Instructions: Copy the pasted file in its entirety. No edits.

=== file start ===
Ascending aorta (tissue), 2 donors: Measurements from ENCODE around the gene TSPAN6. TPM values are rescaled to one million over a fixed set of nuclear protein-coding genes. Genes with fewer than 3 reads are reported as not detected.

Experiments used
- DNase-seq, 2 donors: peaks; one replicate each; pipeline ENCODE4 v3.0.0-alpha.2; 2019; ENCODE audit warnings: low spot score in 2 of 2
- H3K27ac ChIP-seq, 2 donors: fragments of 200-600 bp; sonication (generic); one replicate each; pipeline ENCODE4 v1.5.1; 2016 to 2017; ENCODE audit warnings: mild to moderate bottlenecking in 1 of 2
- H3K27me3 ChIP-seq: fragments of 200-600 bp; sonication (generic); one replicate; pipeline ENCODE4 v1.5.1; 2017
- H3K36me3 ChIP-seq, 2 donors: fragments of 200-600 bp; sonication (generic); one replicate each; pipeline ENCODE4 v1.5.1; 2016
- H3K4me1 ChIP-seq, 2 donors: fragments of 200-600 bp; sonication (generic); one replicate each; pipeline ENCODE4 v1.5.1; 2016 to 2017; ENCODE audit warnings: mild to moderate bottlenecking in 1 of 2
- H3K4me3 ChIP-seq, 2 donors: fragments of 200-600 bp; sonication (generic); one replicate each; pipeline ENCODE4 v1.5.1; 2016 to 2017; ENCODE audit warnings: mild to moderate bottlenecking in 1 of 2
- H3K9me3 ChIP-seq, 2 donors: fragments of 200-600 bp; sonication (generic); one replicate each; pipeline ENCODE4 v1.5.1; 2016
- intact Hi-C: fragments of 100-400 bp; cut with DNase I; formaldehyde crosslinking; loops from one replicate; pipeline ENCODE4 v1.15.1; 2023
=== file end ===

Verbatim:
Ascending aorta (tissue), 2 donors: Measurements from ENCODE around the gene TSPAN6. TPM values are rescaled to one million over a fixed set of nuclear protein-coding genes. Genes with fewer than 3 reads are reported as not detected.

Experiments used
- DNase-seq, 2 donors: peaks; one replicate each; pipeline ENCODE4 v3.0.0-alpha.2; 2019; ENCODE audit warnings: low spot score in 2 of 2
- H3K27ac ChIP-seq, 2 donors: fragments of 200-600 bp; sonication (generic); one replicate each; pipeline ENCODE4 v1.5.1; 2016 to 2017; ENCODE audit warnings: mild to moderate bottlenecking in 1 of 2
- H3K27me3 ChIP-seq: fragments of 200-600 bp; sonication (generic); one replicate; pipeline ENCODE4 v1.5.1; 2017
- H3K36me3 ChIP-seq, 2 donors: fragments of 200-600 bp; sonication (generic); one replicate each; pipeline ENCODE4 v1.5.1; 2016
- H3K4me1 ChIP-seq, 2 donors: fragments of 200-600 bp; sonication (generic); one replicate each; pipeline ENCODE4 v1.5.1; 2016 to 2017; ENCODE audit warnings: mild to moderate bottlenecking in 1 of 2
- H3K4me3 ChIP-seq, 2 donors: fragments of 200-600 bp; sonication (generic); one replicate each; pipeline ENCODE4 v1.5.1; 2016 to 2017; ENCODE audit warnings: mild to moderate bottlenecking in 1 of 2
- H3K9me3 ChIP-seq, 2 donors: fragments of 200-600 bp; sonication (generic); one replicate each; pipeline ENCODE4 v1.5.1; 2016
- intact Hi-C: fragments of 100-400 bp; cut with DNase I; formaldehyde crosslinking; loops from one replicate; pipeline ENCODE4 v1.15.1; 2023